The Conundrum of Municipal Elections – How To Fix Them

Continually changing demographics have resulted in the under representation in local government of significant groups in cities across the country. Cities that now include large numbers of residents from various backgrounds overwhelmingly are governed by councils that have retained the same ethic makeup as before such population shifts. As with ethnic makeup, much the same thing can be said about the gender makeup of local governmental bodies.

In the past year in California, several lawsuits have met the issue of ethnic representation head on, with solutions that have in the past been largely ineffective in producing desired results. Anaheim, a city that in recent years has seen its electorate develop a Latino majority, is governed by an all-white city council. In response to a lawsuit brought by the American Civil Liberties Union, a settlement was reached to end the prior at-large election

system and to divide the city into election districts. In a similar case in Palmdale, a judge has voided the last municipal election and ordered a new election with to be formed election districts.

California Assembly member Roger Hernandez has introduced AB 2715 to require non-charter California cities with more than 100,000 residents

to have councilmanic districts. There are around two dozen cities that would be required to create districts to comply with the requirement of AB 2715 should it become law, and significant numbers of residents and city officials across the state are not happy with such a prospect.

But does election by district mean that voters will elect a diverse, ethnically representative council? The answer lies in where the voters live and in how much gerrymandering is going to be done to create “Ethnic” districts. The effects of outrageous gerrymandering have had a profound effect on national politics, as it has resulted in a House of Representatives ruled by members who are unrepresentative of the majority of US voters, but who are elected over and over from artificial districts designed to maximize the power of minority viewpoints.

In my home city of West Covina, population around 115,000, there was an effort a few years ago to abandon the long-standing system of at large elections and to divide the city into five council districts. This movement had nothing to do with ethnicity, but rather it was a response to the fact that all five council members resided in a single, upscale neighborhood, and it was felt that they did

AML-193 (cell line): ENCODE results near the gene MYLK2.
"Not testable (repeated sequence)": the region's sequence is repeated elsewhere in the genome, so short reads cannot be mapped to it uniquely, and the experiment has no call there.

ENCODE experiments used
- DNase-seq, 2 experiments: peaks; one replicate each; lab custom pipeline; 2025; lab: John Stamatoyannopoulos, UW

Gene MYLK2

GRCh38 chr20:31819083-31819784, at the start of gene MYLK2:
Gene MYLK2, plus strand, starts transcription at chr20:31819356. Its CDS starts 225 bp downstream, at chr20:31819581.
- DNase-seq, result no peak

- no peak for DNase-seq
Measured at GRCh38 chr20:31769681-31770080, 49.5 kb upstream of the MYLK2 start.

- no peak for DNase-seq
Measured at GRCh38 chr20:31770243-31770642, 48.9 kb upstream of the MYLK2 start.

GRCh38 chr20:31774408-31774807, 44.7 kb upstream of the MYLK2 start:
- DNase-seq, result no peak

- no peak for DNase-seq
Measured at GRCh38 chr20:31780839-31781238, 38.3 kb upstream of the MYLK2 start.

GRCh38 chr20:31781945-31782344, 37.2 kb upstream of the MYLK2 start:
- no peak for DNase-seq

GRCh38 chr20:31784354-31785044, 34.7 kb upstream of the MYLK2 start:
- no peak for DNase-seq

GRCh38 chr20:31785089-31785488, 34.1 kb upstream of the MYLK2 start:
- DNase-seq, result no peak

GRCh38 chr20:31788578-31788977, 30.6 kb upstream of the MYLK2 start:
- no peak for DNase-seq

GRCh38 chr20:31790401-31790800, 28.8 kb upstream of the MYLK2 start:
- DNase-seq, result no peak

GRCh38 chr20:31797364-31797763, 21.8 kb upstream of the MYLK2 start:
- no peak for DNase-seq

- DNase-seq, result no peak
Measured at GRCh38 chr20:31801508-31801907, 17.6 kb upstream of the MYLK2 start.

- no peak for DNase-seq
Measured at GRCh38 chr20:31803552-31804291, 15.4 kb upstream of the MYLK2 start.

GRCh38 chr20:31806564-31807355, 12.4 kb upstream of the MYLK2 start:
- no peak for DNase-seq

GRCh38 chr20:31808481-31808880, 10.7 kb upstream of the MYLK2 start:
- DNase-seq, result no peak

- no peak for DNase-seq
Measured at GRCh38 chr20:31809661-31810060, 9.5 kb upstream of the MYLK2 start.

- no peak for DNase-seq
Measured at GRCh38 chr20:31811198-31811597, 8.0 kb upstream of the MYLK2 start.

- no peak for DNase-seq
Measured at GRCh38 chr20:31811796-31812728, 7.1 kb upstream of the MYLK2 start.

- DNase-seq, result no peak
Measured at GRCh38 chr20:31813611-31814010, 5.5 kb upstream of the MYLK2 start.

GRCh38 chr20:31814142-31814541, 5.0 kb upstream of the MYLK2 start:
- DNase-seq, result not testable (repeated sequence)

not have the interests of the majority of residents, ethnicities aside. The measure lost two-to-one, and without it today, we have a city council that is ethnically diverse and that now includes members who reside in various areas of the city.

But what we no longer have is a gender diverse council, and council districts cannot change that. After many, many years of having a least one woman member of the council, in West Covina all five current members are men. In the city of Los Angeles, which has long had council districts, there is certainly ethnic diversity, but after years of having three, four, or five female members of the 15-person council, for several years now the LA council has included a single female member. Election by council district could not change that.

But there is a third method besides at large and district systems, a method that could well address all of these issues, without any use of gerrymandering. In the city of Santa Clarita, CA, this third system will be in use in 2016. The State of California sued Santa Clarita based on the facts that while the city’s non-white population increased from 31% to 44% over the last ten years, the five member city council has remained 100% Caucasian. But,

seeing that a division of the city into districts with a goal of insuring ethnic diversity in elections would be difficult as the city is basically homogenous, with no ethnic enclaves, but rather with people of various backgrounds mixed throughout the city, a settlement was reached that takes a different approach – the use of “Cumulative voting”.

Cumulative voting gives each voter the same total number of votes as there are council seats up for election, but unlike in traditional at large systems, voters are not limited to one vote per candidate. So, if in Santa Clarita there are three seats up for election, a voter can cast up to all three votes for a single candidate. Thus, voters who desire to see a specific Latino candidate, or a specific woman candidate, or a specific male Caucasian candidate win a seat, he or she can cast three votes for that person.

Cumulative voting is not a new concept. It has been used in various cities across the county, and at one time Cumulative voting was in use in Illinois for electing its state legislators.

We should all watch and see what the result is in Santa Clarita, and maybe it can become a model for elections across the state, and maybe across the country.

About theHoundDawg

For many years as a lawyer, I saw much of the good and bad of society, and did what I could to right many wrongs. The lack of understanding of what is good and bad, right and wrong, just and unjust, as evidenced by such events as the election of King W as president, (who as such far surpassed the evil of richard nixon but not quite that of ronald reagan) lead me in a new direction, to spend my time trying to understand what is happening to our society, to try as best I can to spread my insights to others, and along the way to maybe even eke out a living through the internet.
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